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Emotions and Readings

Hummingbird's picture

I'm going to be completely frank here (and probably expose myself as a bit of an emotional mess) but I teared up multiple times while reading Delpit's "Multiplication is for White People." I felt so inspired and so empowered by her highlighting of good teachers – "warm demanders" – and it brought back memories of teachers who did that very work for me. I'm also having a really meta moment: recognizing that I'm pushing myself to stay awake now to post this instead of going to sleep and doing it in the morning out of my respect for Jody as a professor (still coming in late –– but hoping my presense at both the Race and Diversity Town Hall and Toni Morrison's talk at Swarthmore this evening act as a reasonable excuses!). In the same way that students in Delpit's writing were willing to be pushed and to push themselves, I've found myself voluntarily doing more work and spending more time in courses where I know my professor or teacher really cared about my learning and my identity as a whole person. And I appreciate this meta-cognitive moment for my learning.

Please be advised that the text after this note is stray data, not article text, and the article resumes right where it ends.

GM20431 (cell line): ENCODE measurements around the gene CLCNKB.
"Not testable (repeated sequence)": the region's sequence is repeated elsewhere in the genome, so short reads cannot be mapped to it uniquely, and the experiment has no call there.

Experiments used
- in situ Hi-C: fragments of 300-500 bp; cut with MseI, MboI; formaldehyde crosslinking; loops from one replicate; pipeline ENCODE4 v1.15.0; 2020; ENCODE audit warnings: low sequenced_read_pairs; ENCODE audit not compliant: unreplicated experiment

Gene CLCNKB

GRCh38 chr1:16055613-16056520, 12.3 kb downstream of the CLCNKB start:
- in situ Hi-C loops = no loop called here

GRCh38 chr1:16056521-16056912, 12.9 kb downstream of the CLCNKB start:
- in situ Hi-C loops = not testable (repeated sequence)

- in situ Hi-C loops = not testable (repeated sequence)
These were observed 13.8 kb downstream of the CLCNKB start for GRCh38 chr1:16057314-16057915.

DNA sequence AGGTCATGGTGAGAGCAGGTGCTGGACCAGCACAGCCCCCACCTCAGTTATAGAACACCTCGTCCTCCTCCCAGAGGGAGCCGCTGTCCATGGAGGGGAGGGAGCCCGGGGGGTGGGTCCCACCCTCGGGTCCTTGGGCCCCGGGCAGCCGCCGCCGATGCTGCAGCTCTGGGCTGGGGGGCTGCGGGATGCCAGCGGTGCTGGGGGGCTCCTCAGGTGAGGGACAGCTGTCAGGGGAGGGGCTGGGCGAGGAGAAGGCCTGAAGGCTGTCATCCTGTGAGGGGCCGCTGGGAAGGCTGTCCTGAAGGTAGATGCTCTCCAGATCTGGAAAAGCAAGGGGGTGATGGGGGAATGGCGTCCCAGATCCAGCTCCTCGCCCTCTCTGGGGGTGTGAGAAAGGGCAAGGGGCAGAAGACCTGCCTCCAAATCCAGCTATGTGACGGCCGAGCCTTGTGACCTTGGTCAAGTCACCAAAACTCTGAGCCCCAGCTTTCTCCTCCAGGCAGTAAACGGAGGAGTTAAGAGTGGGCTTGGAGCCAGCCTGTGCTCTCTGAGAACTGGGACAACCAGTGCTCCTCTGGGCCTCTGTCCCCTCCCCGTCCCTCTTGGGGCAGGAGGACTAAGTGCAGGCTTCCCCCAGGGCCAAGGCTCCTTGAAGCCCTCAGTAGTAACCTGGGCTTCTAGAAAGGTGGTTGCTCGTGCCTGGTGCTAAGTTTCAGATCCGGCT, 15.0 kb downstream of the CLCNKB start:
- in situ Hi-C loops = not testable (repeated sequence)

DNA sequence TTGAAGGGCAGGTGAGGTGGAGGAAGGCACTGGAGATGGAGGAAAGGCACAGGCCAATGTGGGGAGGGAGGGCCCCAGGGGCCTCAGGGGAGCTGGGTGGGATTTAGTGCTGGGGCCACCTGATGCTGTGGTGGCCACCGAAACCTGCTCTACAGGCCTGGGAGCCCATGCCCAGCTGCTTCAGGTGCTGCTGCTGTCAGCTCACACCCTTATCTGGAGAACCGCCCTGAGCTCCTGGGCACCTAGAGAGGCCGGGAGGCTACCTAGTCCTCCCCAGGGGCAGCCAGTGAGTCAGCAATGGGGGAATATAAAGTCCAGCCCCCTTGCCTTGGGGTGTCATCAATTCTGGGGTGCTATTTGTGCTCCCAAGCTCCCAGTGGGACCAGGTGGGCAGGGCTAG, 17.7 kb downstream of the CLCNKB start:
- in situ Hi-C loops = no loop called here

In another acknowledgement of some growing self-awareness, this reading was the first time I really recognized how much social and cultural capital my high school friends and I had when we shared with each other that we did  well "in spite" of our teachers sometimes, and not always "because of" them. This acknowledgement reminds me both of the privilege with which some of us entered the classroom and of the awareness we had of which teachers were "good" and which were "bad" –- and this ability to recognize and name reasons for "good" and "bad" teaching strikes me as particularly important. I'm inspired by the potential students have to help teachers to improve and wonder whether more opportunities for student feedback for teachers should be brought into primary and secondary education (as we have here at Bryn Mawr with mid- and end of semester feedback, for example).